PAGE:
|My "gateway drug" aka my first cargo bike, September 17 2008|
September 17, 2008 - little did I know that this day would change the way I live my life and start me on the path that led to creating BikeBike Inc.
A brief history - before creating BikeBike I was working from home as a sales rep in the bike/sporting goods business for the better part of 12 years. I drove on average between 40,000-50,000 kms per year all over the prairie provinces of Canada alone in my minivan and flew across North American 3-4 times per year. I loved the job but there was one thing that kept on nagging at me - like a splinter you cannot get out -
I hated the fact that I spent so much time in my vehicle and felt guilty for driving alone most of the time.
I was spending a lot of time reading about the ecological consequences of our society's driving habits and peak oil theory had just popped onto my radar - remember when oil had hit $147/barrel that year? I wanted to find away to alleviate my guilt, and perhaps, reduce my own personal impact on the enviroment, even just a little. Saving money was not really a consideration.
Then I read about a new product that piqued my interest - the Xtracycle Freeradical.
After cruising around the website and reading a bunch of the testimonials I said to myself -
"Self, why not get one of these contraptions and use it for groceries".
Self replied - "Sounds like a good idea. The grocery store is only 5 blocks away - it will be easy, even in crappy weather".
So I say to Self - "Ok, lets try. Its not expensive, I have a bike I can put it on, perhaps it will be fun to go shopping by bike".
So, as luck would have it, I ended up finding one at a local shop that was shutting down, and a day or two later the "Tankbike" was born. It was easily the heaviest bike I had ever owned - tipping the scales at 55lbs - however it quickly became the bike I wanted to ride everywhere. Heavy? So what. Terrible brakes? Who cares. It was fun to ride - kind of like the bike equivalent of a bus. Everywhere I rode it people would ask questions. All my friends wanted to try it. Many laughed at its weight and mish-mash of components. The best part was I could now ride anywhere with my son (and frequently his bike too) and trips to the farmers market, grocery store, everywhere really, became an adventure.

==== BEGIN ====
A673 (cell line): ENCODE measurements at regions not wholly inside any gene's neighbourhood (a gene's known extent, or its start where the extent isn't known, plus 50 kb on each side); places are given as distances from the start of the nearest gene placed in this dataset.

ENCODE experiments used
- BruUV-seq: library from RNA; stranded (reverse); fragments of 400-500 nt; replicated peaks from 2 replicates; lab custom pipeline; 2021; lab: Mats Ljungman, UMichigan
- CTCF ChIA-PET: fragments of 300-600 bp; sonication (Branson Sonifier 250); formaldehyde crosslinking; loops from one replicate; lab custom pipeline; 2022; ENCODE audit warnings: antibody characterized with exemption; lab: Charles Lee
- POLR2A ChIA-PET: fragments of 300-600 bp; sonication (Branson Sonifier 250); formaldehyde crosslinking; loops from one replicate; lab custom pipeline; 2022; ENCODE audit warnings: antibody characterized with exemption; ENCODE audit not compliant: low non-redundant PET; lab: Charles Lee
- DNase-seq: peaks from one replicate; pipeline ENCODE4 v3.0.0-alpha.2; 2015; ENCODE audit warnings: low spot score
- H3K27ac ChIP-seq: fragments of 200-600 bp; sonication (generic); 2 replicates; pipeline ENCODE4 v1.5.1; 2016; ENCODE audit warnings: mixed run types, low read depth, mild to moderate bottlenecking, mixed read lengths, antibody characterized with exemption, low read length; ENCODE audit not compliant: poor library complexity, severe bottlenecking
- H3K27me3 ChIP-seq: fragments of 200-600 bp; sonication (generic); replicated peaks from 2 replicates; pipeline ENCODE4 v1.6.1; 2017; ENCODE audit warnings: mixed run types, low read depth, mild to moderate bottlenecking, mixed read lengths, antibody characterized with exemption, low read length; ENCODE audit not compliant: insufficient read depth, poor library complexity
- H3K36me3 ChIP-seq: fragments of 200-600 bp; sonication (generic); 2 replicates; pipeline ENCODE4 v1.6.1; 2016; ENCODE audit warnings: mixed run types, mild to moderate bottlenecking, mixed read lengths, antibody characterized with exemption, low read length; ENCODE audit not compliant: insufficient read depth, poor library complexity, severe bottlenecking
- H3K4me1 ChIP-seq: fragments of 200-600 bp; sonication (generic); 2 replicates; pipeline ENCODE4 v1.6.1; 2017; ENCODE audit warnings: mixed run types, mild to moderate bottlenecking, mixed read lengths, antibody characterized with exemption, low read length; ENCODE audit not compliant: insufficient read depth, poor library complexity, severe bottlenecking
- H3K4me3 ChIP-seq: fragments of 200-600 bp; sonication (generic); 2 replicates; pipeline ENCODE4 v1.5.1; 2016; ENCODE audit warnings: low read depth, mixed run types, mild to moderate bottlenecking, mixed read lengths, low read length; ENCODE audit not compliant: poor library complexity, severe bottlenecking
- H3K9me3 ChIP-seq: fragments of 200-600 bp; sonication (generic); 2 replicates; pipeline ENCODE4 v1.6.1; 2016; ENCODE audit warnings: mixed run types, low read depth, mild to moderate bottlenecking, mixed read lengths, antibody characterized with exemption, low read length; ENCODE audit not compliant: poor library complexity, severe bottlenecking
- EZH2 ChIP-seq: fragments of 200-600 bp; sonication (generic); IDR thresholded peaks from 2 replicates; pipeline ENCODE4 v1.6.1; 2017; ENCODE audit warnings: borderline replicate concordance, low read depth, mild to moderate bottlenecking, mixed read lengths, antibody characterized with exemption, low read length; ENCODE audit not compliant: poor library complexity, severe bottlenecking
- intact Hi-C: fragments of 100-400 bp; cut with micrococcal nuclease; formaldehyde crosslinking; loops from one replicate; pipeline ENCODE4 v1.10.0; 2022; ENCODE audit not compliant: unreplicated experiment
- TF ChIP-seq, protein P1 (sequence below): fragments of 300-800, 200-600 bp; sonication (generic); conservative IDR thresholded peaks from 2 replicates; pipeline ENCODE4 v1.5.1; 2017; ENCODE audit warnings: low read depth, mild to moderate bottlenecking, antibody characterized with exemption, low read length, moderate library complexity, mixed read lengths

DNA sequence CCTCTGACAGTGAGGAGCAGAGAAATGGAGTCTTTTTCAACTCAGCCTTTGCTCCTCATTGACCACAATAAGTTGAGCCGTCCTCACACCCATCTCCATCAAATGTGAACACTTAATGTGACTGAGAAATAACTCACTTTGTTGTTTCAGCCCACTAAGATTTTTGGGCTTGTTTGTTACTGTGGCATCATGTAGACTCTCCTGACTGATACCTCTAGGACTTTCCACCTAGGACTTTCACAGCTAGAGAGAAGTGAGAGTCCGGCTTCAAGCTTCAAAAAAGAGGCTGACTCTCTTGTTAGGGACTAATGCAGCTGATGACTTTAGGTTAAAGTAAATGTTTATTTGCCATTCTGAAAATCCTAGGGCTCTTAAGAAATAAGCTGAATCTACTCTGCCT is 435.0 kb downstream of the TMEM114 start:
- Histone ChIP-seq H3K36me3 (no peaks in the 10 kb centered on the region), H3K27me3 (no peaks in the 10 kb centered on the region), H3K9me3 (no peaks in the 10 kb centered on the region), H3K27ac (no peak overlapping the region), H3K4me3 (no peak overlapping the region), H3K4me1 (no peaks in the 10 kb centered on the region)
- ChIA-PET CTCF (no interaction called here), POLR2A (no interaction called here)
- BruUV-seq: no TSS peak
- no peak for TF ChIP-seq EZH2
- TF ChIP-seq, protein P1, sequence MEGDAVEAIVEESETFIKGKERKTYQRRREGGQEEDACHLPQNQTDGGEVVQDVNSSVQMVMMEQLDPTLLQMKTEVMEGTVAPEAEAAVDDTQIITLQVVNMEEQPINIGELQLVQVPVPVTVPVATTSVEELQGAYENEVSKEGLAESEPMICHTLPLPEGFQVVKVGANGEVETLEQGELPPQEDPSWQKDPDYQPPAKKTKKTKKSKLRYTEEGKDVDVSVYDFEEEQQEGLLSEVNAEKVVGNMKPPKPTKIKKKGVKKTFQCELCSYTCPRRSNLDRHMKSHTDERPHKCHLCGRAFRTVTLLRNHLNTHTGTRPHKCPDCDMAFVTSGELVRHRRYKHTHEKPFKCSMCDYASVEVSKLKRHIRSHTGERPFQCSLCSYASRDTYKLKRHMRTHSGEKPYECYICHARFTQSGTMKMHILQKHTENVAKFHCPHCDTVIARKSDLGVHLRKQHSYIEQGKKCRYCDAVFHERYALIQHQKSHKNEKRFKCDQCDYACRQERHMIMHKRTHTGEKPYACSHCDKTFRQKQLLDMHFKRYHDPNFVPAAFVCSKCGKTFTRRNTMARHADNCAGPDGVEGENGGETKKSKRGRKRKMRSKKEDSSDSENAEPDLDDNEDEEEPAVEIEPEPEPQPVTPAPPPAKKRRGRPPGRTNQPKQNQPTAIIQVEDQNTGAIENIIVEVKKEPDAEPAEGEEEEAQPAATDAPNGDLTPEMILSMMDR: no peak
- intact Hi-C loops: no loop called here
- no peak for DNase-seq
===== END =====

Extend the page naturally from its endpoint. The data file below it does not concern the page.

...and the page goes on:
Suddenly I became part of this subculture in the bike world - a cargobike owner. I showed it to all my bike shop friends who I knew were into kooky bikes. They thought I was a kook. Perfect! More importantly, owning the Tankbike got me into researching what other cargo bikes were out there - and by extention, what was going on in a macro sense in the cargo bike/utility cycling world.
What I found was that this category of bike and the shops that were carrying them were experiencing explosive growth in their respective markets. It didn't matter if the shop was in New York or Vancouver, Toronto or San Diego. It was growing everywhere - yet here in Calgary the existing bike retailers were mostly oblivious to the possibilities that these bikes could offer.
So, Self says to me - "You've always dreamed of owning a bike shop, why not open a utility bike shop in Calgary"?
My response to Self was - "Hmmm - you might be onto something".
Self then says - "It'll work! Think about how your life has changed for the positive since you got Tankbike. Don't you think others would want that sort of change in their life"?
My response to Self was again - "Hmmm - maybe".
(this went on for awhile more...)
Well, the result of that conversation is pretty obvious by now. BikeBike is now a part of the cycling landscape in Calgary and our customers are telling us their own stories of how their new utiltiy/city/cargo bikes are positively impacting their lives. We could not be happier and are constantly being inspired by them to continue to spread the message that city/utility/cargo bikes offer:
You too can make a positive impact on your life and community. All it requires is one small step. Set a goal of using your bike once a week for, well, anything. Groceries? Sure. Errands? Sure. Anything really, it doesn't matter. What matters is the commitment to try - simply try to ride more often.
You will not be disappointed!